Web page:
Members of the military police unit accused of mistreating detainees at Abu Ghraib have said the abuses were encouraged by intelligence authorities at the prison.

A report issued last month by Army Maj. Gen. George R. Fay found that military intelligence interrogators asked the MPs to use harsh and sometimes illegal tactics. That conclusion contradicted Pentagon statements that the MPs had acted alone in the abuse.

Cruz told the court on Saturday that MPs never participated in interrogations but helped "with setting the conditions."

The charges against Cruz stemmed from a single night in October 2003 when Spec. Roman Krol roused him from bed to find out if Cruz wanted to see how the MPs were dealing with three detainees who had allegedly raped a 15-year-old inmate, according to court testimony.

Cruz said he and Krol helped three accused MPs, Cpl. Charles A. Graner Jr., Staff Sgt. Ivan L. "Chip" Frederick and Spec. Sabrina Harman, force the detainees to crawl naked on the floor and handcuffed them together in sexually humiliating positions.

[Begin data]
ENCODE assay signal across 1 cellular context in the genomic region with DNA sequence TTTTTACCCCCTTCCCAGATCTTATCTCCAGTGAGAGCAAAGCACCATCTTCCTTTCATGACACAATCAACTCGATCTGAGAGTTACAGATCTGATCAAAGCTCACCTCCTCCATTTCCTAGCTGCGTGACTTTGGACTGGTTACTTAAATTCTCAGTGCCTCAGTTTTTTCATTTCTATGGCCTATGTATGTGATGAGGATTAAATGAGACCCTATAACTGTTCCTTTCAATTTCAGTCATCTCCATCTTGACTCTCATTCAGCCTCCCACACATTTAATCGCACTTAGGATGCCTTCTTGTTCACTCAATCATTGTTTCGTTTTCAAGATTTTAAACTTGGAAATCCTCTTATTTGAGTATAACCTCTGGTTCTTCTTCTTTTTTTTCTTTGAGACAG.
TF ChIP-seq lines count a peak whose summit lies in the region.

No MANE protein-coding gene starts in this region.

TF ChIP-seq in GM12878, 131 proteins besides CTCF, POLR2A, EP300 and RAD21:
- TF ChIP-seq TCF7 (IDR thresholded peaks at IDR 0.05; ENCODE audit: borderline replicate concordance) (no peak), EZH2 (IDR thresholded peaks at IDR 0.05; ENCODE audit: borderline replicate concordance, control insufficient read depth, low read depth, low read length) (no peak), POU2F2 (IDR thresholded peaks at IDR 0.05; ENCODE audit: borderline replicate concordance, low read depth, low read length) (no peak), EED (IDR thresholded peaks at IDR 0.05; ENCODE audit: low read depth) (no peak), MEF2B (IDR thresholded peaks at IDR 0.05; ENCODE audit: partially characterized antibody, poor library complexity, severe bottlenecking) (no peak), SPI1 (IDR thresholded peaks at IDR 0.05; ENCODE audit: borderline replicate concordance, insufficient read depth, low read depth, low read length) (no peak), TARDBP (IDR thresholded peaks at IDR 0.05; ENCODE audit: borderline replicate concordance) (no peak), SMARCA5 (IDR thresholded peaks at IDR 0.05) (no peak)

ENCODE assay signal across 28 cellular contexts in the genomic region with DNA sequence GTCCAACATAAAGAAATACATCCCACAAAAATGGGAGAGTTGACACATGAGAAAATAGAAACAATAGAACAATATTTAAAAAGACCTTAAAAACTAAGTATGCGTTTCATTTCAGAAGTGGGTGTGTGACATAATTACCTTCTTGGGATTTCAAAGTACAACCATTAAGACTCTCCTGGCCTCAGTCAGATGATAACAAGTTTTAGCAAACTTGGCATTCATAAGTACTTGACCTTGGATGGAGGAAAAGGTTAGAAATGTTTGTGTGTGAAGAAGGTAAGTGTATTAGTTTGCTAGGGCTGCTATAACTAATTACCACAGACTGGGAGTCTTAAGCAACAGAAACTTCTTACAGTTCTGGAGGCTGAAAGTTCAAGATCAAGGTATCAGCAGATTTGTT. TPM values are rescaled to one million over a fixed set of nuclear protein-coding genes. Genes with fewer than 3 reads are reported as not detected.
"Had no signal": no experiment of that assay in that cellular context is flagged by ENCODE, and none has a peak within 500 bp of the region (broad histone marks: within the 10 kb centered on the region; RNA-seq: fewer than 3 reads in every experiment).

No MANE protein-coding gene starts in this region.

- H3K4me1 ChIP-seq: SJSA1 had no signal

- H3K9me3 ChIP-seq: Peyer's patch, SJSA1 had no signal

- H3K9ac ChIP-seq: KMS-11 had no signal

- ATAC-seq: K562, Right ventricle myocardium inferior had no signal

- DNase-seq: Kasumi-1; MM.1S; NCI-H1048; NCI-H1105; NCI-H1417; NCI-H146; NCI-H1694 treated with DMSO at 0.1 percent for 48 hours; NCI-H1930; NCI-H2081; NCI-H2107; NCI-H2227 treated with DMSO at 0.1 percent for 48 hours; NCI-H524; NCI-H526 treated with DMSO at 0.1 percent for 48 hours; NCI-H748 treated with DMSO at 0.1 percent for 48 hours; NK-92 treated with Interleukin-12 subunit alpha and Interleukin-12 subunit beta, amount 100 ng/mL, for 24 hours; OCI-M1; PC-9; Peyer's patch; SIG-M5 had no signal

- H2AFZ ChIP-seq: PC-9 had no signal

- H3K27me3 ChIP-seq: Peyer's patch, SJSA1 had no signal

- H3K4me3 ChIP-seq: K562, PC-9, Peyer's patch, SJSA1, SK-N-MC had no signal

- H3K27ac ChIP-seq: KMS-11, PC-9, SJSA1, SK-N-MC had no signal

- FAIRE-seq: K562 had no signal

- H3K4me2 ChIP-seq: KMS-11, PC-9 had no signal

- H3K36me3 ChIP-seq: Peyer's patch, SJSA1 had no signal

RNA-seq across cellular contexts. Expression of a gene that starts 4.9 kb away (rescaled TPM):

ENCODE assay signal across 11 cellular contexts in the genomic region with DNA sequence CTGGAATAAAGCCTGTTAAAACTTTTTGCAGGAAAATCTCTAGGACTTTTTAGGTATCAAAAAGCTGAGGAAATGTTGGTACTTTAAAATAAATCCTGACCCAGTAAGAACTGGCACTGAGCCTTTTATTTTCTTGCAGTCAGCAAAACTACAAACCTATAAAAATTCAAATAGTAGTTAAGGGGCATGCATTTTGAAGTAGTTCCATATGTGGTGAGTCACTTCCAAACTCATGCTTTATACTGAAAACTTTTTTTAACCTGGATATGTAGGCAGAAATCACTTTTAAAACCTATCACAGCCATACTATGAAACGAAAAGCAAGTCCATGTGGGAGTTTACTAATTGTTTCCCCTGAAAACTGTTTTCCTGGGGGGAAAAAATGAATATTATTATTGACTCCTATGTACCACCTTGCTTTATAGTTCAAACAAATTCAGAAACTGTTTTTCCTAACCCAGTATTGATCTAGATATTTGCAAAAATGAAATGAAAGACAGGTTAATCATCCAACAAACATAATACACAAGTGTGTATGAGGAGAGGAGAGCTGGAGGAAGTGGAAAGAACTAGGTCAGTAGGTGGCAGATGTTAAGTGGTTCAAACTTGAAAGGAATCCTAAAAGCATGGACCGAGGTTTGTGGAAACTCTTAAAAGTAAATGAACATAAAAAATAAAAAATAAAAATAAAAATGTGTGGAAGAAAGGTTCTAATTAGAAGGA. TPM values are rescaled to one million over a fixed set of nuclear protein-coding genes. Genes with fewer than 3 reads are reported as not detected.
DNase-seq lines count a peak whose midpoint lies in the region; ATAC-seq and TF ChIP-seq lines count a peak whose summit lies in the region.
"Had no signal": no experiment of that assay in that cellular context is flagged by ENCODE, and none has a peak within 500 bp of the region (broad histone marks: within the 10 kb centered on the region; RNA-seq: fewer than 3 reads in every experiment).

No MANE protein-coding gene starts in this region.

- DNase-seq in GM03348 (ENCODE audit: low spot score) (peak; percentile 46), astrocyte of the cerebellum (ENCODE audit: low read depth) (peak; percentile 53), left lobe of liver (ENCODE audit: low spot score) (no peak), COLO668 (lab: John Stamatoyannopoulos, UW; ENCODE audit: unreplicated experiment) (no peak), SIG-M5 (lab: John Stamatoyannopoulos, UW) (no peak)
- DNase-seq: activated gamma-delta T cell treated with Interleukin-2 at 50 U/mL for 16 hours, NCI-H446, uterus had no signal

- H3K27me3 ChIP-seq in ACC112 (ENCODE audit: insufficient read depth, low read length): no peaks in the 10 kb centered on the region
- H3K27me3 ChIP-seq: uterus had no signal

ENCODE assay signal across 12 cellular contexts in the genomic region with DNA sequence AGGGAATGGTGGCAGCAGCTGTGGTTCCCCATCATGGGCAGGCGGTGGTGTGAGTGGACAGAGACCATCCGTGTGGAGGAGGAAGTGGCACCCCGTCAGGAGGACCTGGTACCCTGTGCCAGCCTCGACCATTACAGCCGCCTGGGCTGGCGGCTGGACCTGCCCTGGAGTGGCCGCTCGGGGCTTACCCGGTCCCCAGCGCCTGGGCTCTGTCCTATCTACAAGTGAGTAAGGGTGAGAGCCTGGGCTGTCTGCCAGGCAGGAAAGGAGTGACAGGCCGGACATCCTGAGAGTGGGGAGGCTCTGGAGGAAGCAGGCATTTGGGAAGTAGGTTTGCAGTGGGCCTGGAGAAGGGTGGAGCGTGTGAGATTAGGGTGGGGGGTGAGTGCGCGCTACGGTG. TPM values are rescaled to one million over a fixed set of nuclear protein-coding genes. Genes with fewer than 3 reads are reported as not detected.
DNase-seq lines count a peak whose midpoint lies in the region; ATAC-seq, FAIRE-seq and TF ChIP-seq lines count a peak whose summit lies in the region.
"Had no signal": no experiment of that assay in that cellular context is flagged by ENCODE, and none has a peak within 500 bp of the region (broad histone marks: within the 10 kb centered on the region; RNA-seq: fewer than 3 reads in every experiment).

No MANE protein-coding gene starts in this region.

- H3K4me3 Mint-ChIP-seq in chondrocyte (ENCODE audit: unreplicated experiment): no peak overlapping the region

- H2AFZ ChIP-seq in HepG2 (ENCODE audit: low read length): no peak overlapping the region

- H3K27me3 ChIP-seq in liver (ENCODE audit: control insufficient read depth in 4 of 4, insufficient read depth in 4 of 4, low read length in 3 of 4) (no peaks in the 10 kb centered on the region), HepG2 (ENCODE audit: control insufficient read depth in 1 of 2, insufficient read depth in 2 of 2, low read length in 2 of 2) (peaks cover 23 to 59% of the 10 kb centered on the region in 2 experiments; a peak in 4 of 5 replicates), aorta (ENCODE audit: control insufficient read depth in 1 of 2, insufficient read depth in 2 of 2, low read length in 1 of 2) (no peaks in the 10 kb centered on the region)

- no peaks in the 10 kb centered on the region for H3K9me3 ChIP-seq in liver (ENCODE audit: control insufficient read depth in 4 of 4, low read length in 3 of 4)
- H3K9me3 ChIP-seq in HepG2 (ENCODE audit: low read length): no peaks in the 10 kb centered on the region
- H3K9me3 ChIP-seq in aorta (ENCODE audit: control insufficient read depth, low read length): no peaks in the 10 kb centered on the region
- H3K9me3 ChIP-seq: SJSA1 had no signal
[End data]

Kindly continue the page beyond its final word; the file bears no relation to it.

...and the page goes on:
Cruz said he and Krol also lobbed a soft football at the detainees from the second-story of the cellblock. Cruz said he grew concerned when he saw that one of the detainees' hands had begun to bleed where he was handcuffed.

Cruz said he questioned Graner and Frederick about the detainee's wound and that Graner told him that he "loves this [expletive]."

"This is what he lives for," Cruz said Graner told him. "He can't do this back home."

Cruz hung his head. "There is no way to justify it," he added.

Cruz said he left shortly after that and the next morning reported the incident to his commanders. He heard nothing more until late January, when he received a call from Army criminal investigators, he said. Cruz was not formally charged until July.

In an attempt to explain his behavior that night, Cruz said he did not see the men as three detainees but rather as "three guys who killed two soldiers, injured me, injured my boss."